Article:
Anyone who manages their own money should use a multiple strategy approach—a form of diversification, if you will. I personally maintain 4 strategies: buying & holding stocks, investing in real estate, index option credit spread trading, and directional option trading. I find these to be great options for diversification.
I typically hold stocks (and some bitcoin) for 18 months or more and enjoy dividend returns. I sell a stock when the upside story changes, though I have owned some stocks for years.
My real estate investments are mostly rental properties. After enhancing the properties with remodeling I typically hold them, collecting rent, until it make sense to sell.
Each week I make multiple index option credit spread trades, mostly using the SPY and the IWM. I like indexes because they require only a broad understanding of the market rather than intimate knowledge of a particular company—in other words, less risk and little effort. With each trade I aim to bring in a 10% return on capital and I shoot for a 92% (or more) win rate.
My directional option trades involve buying puts or calls depending on where I think a stock is going in the near term. I use fundamental analysis to pick my stocks and technical analysis to identify entry points. For each trade I seek a profit of 30% to 50% or a stop out no lower than a 10% loss.
Are You Just Bragging or Is There a Point Here?
Utilizing multiple strategies has two important benefits: you stay engaged and, typically, at all times you have at least one strategy that is performing really well. Engagement is key because when we are bored we check out. To be a good investor, however, you must always be engaged, so if you slack off when times are meh your investing and trading skills will suffer—with predictably dismal results. One failsafe of the multiple strategy approach is that when one strategy dogs it you can focus your attention and enthusiasm on the ones that are smoking.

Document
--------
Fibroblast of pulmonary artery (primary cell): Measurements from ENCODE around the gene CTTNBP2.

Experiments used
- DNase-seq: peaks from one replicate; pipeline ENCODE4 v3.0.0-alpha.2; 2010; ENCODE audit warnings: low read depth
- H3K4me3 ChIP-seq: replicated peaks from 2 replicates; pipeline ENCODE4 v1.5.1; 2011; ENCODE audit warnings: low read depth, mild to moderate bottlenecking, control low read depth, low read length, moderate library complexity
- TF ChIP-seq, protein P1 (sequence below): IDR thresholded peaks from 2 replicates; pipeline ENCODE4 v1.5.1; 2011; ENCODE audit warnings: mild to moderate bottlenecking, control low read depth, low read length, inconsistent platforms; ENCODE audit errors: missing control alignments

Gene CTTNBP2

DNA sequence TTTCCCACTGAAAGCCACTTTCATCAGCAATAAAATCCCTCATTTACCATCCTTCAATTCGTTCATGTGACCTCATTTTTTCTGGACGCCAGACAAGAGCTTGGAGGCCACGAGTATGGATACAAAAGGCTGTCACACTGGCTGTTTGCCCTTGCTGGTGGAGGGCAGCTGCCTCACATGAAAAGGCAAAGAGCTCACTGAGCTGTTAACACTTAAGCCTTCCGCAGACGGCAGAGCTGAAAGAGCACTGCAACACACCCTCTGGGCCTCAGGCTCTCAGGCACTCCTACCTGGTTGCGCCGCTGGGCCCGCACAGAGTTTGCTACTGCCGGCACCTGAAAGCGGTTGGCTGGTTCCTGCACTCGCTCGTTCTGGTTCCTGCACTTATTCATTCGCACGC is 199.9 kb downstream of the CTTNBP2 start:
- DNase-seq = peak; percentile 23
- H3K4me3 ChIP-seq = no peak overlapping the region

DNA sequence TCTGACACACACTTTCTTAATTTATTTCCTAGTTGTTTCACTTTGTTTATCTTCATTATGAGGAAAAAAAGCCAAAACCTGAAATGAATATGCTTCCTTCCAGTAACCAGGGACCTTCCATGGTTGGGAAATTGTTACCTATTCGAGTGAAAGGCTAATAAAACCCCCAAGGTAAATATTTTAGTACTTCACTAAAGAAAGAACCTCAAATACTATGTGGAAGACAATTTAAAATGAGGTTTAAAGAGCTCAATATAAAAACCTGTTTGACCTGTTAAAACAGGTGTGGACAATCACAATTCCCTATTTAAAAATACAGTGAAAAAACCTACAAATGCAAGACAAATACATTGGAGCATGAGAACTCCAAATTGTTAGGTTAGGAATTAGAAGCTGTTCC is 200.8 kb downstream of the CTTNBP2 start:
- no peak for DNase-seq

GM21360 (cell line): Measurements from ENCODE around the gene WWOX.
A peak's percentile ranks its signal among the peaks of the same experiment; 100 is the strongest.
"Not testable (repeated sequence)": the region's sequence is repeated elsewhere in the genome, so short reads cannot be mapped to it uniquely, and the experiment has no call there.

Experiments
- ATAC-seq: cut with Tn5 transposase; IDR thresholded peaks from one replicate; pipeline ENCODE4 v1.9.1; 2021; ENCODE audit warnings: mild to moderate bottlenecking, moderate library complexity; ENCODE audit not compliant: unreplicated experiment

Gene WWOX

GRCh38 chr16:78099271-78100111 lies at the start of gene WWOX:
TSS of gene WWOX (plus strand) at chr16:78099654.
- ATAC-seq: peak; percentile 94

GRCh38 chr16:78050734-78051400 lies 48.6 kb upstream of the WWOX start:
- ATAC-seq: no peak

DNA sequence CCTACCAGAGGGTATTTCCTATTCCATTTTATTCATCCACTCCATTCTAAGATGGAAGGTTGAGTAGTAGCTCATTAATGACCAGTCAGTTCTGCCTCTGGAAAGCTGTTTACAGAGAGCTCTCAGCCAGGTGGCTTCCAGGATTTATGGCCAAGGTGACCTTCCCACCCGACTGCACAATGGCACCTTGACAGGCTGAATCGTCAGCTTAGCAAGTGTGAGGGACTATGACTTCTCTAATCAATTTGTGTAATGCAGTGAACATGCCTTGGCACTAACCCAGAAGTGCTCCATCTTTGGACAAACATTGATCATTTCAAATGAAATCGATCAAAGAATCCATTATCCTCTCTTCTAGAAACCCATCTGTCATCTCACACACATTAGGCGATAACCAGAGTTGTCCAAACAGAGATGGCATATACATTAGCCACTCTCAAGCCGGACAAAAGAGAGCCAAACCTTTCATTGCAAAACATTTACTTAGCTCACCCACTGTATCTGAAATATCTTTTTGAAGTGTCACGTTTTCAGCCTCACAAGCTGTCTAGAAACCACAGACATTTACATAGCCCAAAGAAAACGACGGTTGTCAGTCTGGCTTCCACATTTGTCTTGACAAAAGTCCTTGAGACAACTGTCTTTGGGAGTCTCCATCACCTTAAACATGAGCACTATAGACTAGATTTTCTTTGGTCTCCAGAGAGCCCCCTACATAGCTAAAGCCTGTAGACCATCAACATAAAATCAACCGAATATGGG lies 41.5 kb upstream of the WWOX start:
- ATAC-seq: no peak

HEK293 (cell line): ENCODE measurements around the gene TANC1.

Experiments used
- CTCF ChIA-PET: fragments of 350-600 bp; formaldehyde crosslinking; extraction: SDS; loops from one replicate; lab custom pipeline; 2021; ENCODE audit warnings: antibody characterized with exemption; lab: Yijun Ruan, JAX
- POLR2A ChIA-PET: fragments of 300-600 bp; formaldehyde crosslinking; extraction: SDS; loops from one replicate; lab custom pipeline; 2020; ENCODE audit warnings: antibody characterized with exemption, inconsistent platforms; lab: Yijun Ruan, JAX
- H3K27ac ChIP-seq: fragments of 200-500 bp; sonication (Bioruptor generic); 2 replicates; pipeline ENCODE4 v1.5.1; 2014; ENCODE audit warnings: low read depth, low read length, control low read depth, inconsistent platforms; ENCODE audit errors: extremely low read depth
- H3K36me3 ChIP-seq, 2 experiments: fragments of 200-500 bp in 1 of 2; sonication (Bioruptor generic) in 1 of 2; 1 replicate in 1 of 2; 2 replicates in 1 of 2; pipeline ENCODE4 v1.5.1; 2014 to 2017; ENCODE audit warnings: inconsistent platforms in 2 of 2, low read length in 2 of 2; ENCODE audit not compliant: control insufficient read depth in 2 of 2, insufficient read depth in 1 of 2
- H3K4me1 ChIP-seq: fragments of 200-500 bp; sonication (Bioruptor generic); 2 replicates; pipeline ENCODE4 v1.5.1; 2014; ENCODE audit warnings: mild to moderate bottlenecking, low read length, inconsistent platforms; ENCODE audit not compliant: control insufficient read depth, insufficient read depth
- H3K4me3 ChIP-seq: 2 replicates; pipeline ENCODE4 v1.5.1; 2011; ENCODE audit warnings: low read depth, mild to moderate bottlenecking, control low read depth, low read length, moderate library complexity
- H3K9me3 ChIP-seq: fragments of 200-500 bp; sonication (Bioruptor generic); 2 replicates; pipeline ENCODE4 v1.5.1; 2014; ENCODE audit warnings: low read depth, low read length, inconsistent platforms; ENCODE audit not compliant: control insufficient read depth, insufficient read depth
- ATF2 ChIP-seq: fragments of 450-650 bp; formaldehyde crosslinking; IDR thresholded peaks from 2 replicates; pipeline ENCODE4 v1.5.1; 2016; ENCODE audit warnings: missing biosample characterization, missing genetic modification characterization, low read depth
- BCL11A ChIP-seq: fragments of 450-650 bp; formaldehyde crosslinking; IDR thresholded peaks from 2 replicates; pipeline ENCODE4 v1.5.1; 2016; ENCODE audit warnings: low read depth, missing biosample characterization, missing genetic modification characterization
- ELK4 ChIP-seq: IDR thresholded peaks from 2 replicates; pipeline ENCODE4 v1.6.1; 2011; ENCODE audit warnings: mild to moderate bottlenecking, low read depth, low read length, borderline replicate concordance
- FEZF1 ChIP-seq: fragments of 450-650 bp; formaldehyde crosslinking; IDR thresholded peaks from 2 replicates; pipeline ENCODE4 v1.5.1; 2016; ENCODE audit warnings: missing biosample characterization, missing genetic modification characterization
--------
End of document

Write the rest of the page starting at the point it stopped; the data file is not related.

Diversification is also essential because no one strategy returns consistent (high) returns over time. Most options for diversification have good years and bad years, but by designing your overall approach will perform well in various market conditions. In the recent real estate boom, for example, you could make tons of money flipping houses. During the bust that followed you could do well collecting dividends or selling volatility via options, and in our current bull market being a buy-and-hold investor is pretty exciting.
I am not suggesting that you shift strategies based on the vagaries of the market because you can’t predict exactly what will happen. Rather, you should maintain multiple strategies so that as the market changes different diversification options will emerge as your best performers. Strong personal engagement and consistent portfolio returns are integral to being a good investor and multiple strategies are the means to both.
Related Topics: diversification